The work is a direct response to the Lort Burn that flows beneath Leazes Park and through the lake. The work consists of a stream made from blue terazzo and planting. Stainless steel flowers are set into the paths where to mark where the burn flows. A playful splash-pool, situated at the top of the park suggests the source of the Lort Burn.

The Flowering of the Lort Burn - Tom Grimsey 2005
The Flowering of the Lort Burn – Tom Grimsey 2005

Welcome to Jesmond Dene

William Armstrong and his wife, Margaret, made their home just up the road from here in 1835. They were given land in the Dene as a wedding gift and extended the grounds as their fortunes grew.

Over the next 30 years William Armstrong became one of the most important engineers in the world. He built his wealth on developing hydraulic cranes, bridges, field artillery and guns for battleships. He test his earliest guns by firing across the valley from a field near here.

The Armstrong’s transformed the Dene by planting hundreds of trees and shrubs, creating waterfalls, a grotto and miles of footpaths. It is now a public path for everyone to enjoy.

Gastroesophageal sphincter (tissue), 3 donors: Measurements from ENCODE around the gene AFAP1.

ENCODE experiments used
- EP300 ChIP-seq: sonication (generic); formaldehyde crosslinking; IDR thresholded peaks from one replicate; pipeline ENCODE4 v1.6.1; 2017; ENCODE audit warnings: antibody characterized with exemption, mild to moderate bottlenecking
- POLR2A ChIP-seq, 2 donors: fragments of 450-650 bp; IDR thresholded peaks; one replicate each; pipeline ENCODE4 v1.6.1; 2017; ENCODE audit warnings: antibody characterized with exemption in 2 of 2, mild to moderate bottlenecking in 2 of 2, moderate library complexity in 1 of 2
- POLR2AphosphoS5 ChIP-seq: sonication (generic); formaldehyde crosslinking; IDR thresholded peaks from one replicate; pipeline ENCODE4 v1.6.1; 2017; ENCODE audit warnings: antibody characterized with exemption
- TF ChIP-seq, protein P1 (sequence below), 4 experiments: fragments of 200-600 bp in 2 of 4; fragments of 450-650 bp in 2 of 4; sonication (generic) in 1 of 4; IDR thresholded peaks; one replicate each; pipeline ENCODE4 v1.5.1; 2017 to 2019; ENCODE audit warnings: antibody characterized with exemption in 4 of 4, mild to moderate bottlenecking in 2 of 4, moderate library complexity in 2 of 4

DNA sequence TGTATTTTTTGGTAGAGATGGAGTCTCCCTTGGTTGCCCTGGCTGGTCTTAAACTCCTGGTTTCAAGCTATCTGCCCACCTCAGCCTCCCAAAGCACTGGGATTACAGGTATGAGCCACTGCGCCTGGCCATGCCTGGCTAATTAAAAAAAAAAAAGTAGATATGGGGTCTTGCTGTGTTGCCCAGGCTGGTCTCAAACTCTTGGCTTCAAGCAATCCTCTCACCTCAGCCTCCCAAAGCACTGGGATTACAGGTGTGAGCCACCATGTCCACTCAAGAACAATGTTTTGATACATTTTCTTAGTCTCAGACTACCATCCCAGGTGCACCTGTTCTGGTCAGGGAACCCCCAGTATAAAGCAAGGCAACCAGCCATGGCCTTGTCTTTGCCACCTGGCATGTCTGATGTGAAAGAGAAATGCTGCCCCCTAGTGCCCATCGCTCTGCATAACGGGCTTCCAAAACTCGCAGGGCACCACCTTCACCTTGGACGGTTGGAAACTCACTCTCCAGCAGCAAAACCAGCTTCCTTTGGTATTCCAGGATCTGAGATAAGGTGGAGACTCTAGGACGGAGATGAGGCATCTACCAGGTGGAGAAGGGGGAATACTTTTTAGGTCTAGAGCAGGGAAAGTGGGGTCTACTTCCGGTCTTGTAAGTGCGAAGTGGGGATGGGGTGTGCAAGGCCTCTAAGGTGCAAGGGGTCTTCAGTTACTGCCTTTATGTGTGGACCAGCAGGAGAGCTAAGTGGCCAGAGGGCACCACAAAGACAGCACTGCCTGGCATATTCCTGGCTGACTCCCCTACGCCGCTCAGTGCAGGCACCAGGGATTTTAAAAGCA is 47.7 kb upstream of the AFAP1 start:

Today you can see a variety of flora and fauna such as rhododendrons, woodland birds and flowers. If you are lucky you may catch a glimpse of at the striking kingfisher.

Ouseburn Parks Visitors Centre

Welcome to Ouseburn Parks Visitor Centre, gift shop, Millfield House Cafe and Conference Centre

Ouseburn Parks is made up of five distinct green spaces; Jesmond Dene, Paddy Freeman’s Park, Armstrong Park, Heaton Park and Jesmond Vale where there is plenty to see and do.

Please take a look at the visitor centre for more information about events, volunteering, education opportunities, the history and wildlife of the parks

The Shoe Tree


In 1627, Sheriff Babington of Heaton threw his shoes up into the Sycamore to celebrate the birth of his Grandson. Since then residents of Heaton have continued this tradition by throwing their shoes up into the tree, whenever they celebrate a special occasion. The tree, as you can see is full of shoes, though not everyone believes the Sheriff Babington Story.